Recently as part of a coaching program I have been focusing my clients on values. After taking a quick values assessment, clients consider how those values that are most important to them have shaped their lives, their choices, and their beliefs. As part of the process they write a brief “Who Am I” story that illustrates a time in their lives when a key value was illuminated, taught to them, stepped on, or not fully honored. We all have many of these “Who Am I” stories to tell – many moments, be they big or small, work-related or personal, funny or touching, where our values come front and center to remind us of who we are and what is important to us.
In writing a few of my “Who Am I” stories, I remembered the Thanksgiving more than 20 years ago when I defied the wishes of my mother and spent my first Thanksgiving away from my family. I was traveling by car to New Hampshire with my boyfriend and a sudden snowstorm reduced our drive to a slow crawl. Even as slow as we were driving, we still managed to slide into the car ahead causing a fender bender and giving me whiplash and a splitting headache. When we finally arrived to our destination, I learned that we were having Thanksgiving dinner at a restaurant, shattering my visions of the bustling, relaxed, and warm family gathering to which I was accustomed. To make matters worse, it was the first time that my boyfriend’s family was meeting the family of his sister-in-law and, let’s just say, they did not hit it off. You could hear the ice melting in the water glasses around that quiet table.
That holiday, which I now refer to as my Murphy’s Law Thanksgiving, taught me that Family and Tradition are two values that I need and want to put first in my life. But it took that defining moment to help me to see that something I had come to take for granted was essential for me to be happy and whole.
In addition to the Thanksgiving story, I also remembered the horrible boss who raised Autonomy up the value ranks for me because of her repressive micro-managing, the dear friend who helped me to recognize the importance of Loyalty and Fellowship in my life, and the childhood friend whose shoplifting at the age of 11 taught me the importance of Honesty.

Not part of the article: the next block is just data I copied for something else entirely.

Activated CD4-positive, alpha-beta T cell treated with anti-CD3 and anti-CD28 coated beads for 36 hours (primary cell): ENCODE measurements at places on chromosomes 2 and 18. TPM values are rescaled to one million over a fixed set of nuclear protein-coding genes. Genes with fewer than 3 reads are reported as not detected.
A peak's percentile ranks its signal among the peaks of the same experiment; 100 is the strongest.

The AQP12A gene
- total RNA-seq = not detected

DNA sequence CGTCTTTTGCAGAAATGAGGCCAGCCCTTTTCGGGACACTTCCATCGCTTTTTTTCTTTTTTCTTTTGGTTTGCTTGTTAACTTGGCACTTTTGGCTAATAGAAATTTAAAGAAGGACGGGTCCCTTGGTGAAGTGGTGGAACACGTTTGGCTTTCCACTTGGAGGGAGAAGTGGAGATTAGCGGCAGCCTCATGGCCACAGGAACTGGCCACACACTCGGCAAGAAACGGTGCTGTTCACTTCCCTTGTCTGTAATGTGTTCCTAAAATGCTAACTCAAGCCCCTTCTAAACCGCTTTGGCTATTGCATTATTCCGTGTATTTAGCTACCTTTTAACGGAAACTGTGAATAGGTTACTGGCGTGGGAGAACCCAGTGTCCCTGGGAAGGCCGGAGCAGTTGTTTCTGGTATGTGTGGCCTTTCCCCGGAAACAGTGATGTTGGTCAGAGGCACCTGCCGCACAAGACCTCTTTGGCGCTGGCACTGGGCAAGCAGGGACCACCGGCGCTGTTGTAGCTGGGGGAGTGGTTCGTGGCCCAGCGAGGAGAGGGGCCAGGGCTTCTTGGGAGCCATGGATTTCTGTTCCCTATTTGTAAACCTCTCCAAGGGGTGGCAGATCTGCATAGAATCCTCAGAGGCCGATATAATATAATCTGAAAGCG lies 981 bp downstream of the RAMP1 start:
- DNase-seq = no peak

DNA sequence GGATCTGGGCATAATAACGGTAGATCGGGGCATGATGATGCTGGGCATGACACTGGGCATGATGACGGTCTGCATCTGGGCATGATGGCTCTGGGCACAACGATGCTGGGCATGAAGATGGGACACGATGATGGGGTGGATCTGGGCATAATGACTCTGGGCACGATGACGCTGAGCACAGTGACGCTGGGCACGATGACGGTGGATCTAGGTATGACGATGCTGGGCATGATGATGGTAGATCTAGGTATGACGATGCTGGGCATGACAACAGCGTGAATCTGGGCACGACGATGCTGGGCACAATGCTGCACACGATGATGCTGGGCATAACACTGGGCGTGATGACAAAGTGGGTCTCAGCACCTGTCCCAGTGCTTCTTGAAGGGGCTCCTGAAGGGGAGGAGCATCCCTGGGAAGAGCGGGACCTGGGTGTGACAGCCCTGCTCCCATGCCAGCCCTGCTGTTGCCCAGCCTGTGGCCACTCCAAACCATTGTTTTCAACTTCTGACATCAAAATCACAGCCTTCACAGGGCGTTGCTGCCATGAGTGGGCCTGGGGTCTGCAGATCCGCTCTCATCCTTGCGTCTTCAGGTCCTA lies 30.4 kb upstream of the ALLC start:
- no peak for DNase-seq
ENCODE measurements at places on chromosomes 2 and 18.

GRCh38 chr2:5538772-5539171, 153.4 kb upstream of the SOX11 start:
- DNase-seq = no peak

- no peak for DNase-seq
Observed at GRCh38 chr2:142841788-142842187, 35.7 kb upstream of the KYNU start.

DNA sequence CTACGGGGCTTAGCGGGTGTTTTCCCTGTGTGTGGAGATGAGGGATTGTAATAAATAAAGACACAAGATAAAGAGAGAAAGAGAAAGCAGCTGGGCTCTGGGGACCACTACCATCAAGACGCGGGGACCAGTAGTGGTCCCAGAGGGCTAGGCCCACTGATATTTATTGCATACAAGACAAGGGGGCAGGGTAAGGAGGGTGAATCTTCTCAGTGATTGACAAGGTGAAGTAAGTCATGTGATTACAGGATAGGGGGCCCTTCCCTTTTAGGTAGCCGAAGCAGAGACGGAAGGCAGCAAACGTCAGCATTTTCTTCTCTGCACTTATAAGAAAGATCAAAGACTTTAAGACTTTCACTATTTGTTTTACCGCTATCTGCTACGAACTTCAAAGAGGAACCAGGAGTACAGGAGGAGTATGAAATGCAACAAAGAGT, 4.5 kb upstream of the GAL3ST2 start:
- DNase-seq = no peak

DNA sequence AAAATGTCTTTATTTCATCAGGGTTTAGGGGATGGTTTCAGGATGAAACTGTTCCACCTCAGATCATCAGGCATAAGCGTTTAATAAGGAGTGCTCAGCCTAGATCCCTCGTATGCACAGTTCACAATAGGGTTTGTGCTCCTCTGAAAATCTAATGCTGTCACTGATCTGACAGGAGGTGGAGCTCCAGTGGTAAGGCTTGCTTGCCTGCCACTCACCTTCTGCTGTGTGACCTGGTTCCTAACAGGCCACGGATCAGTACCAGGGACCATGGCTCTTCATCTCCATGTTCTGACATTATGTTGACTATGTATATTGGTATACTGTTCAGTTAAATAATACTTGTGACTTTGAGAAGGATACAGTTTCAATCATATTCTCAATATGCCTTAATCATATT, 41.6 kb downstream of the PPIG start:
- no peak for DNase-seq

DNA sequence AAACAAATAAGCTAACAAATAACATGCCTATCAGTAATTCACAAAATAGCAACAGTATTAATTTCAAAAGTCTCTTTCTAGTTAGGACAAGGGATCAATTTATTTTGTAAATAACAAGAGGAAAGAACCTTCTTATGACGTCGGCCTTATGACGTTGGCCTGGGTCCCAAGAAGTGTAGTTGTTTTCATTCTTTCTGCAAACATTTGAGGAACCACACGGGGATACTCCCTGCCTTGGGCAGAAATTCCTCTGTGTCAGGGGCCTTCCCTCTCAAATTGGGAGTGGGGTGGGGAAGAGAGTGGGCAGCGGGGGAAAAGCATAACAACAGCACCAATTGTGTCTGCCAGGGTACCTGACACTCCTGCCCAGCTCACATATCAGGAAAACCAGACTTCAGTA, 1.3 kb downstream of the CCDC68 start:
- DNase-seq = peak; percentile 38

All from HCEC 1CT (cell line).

Many organizations spend considerable time and money exploring, defining, and communicating their organizational values as part of strategic planning. They survey employees, clients, and other stakeholders to identify those elements of the organization that are most important and dear to its success. And then they weave those values into the way they work and hold leadership and staff accountable for upholding them. The most successful organizations do that brilliantly. Many others expend all that effort, and yet have values that are little more than words on posters.
The same can be said of each of us individually. Many of us don’t even think about our values, some of us define their values but never take the step to build their work and their lives around what is truly important to them, and a few of us brilliantly define what is most important to us and then weave those values into everything we do and every way we engage with others. I think knowing and aligning with our values is an opportunity to enrich our lives in many ways.
How connected are you to your personal values? How have they defined you and guided you through your life and career? I invite you to access our Values assessment here in order to reflect on the things that are most important to you. And when you have completed it, we would love to hear your comments on what you learned about yourself. Enjoy!
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If you want to connect more to your values, contact Robyn at firstname.lastname@example.org.
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